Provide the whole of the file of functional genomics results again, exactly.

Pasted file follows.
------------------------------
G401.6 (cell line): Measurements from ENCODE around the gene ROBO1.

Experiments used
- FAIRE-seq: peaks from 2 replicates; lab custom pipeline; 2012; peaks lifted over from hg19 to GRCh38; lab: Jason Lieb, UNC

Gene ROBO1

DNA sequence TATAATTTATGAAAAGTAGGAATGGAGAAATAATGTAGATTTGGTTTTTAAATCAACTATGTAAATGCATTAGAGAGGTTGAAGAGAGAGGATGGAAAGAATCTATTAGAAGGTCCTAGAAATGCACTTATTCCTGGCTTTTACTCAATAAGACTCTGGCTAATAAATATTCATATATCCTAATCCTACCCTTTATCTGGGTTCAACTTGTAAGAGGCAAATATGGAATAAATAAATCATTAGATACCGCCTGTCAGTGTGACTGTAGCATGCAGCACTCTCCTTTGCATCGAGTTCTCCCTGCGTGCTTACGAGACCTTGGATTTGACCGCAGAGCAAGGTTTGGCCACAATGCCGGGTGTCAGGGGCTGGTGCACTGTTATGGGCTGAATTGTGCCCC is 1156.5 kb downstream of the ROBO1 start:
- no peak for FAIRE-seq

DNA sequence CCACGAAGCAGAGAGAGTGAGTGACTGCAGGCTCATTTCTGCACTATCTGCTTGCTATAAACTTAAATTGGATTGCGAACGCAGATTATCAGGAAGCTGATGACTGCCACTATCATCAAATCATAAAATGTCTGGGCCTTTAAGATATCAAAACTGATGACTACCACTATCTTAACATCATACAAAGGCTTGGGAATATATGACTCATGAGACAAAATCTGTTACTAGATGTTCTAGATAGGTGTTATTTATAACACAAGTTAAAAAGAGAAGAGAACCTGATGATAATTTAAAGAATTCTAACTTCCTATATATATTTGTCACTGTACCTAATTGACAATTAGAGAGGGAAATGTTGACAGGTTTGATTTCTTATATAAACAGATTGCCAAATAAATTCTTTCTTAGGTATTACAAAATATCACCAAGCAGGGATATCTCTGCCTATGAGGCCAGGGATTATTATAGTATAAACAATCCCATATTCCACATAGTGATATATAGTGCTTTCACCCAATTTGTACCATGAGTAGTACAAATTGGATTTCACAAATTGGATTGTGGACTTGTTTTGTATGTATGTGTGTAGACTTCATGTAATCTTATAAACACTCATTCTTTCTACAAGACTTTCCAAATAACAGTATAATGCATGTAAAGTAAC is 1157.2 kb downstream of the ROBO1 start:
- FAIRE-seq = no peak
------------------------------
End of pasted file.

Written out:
G401.6 (cell line): Measurements from ENCODE around the gene ROBO1.

Experiments used
- FAIRE-seq: peaks from 2 replicates; lab custom pipeline; 2012; peaks lifted over from hg19 to GRCh38; lab: Jason Lieb, UNC

Gene ROBO1

DNA sequence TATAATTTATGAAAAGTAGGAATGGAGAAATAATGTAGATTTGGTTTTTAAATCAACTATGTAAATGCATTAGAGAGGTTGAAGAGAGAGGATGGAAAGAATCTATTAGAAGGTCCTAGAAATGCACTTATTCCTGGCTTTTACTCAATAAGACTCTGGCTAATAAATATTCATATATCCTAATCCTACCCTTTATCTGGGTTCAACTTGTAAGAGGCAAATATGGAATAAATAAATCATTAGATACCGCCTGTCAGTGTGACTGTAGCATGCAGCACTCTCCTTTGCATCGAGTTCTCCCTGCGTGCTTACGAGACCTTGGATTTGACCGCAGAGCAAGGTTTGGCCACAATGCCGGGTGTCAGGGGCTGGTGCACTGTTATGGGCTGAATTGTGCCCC is 1156.5 kb downstream of the ROBO1 start:
- no peak for FAIRE-seq

DNA sequence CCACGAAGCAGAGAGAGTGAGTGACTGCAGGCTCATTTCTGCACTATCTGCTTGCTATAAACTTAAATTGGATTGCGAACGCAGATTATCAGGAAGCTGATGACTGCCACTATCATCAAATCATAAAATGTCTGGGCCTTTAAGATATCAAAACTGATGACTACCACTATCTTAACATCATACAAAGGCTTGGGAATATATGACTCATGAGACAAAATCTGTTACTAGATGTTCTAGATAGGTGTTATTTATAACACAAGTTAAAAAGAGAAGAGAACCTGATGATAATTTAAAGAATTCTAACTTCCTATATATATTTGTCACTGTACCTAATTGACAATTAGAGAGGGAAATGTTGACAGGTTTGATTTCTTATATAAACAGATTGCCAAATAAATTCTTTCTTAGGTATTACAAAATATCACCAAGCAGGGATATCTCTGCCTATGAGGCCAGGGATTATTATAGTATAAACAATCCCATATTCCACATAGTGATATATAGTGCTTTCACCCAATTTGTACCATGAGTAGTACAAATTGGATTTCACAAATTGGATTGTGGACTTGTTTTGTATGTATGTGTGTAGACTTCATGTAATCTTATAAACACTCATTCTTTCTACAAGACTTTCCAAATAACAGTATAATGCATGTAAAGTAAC is 1157.2 kb downstream of the ROBO1 start:
- FAIRE-seq = no peak